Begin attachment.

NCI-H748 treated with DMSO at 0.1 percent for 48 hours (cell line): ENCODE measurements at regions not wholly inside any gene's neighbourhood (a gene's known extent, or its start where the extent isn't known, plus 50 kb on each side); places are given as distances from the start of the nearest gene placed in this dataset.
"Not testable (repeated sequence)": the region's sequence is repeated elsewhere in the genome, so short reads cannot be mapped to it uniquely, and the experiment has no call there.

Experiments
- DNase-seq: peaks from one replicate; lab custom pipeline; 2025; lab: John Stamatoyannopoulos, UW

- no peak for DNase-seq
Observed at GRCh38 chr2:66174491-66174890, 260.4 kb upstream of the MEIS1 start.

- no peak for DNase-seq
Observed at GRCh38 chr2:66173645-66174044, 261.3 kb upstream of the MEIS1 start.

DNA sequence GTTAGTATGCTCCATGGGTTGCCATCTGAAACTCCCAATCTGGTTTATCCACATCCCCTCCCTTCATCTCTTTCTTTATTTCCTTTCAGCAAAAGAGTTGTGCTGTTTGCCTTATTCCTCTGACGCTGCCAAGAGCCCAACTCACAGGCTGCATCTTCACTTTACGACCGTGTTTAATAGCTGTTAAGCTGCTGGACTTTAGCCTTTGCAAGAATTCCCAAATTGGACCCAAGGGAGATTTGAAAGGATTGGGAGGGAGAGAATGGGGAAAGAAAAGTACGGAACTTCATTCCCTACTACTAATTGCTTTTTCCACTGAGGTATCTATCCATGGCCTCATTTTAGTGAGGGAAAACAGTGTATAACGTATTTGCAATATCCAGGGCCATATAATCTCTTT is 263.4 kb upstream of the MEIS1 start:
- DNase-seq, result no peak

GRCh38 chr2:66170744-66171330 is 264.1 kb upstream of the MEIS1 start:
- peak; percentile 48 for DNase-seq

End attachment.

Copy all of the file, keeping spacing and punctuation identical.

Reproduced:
NCI-H748 treated with DMSO at 0.1 percent for 48 hours (cell line): ENCODE measurements at regions not wholly inside any gene's neighbourhood (a gene's known extent, or its start where the extent isn't known, plus 50 kb on each side); places are given as distances from the start of the nearest gene placed in this dataset.
"Not testable (repeated sequence)": the region's sequence is repeated elsewhere in the genome, so short reads cannot be mapped to it uniquely, and the experiment has no call there.

Experiments
- DNase-seq: peaks from one replicate; lab custom pipeline; 2025; lab: John Stamatoyannopoulos, UW

- no peak for DNase-seq
Observed at GRCh38 chr2:66174491-66174890, 260.4 kb upstream of the MEIS1 start.

- no peak for DNase-seq
Observed at GRCh38 chr2:66173645-66174044, 261.3 kb upstream of the MEIS1 start.

DNA sequence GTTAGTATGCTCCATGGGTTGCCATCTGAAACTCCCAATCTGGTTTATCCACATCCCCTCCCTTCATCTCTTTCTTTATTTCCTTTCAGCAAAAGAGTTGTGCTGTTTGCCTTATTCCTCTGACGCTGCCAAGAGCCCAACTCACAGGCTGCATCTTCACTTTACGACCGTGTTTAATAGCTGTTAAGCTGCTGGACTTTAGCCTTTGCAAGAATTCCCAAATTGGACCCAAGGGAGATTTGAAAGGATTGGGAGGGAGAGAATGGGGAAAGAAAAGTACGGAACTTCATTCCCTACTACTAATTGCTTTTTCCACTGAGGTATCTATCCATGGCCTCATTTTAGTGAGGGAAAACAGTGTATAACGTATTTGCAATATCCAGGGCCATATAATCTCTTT is 263.4 kb upstream of the MEIS1 start:
- DNase-seq, result no peak

GRCh38 chr2:66170744-66171330 is 264.1 kb upstream of the MEIS1 start:
- peak; percentile 48 for DNase-seq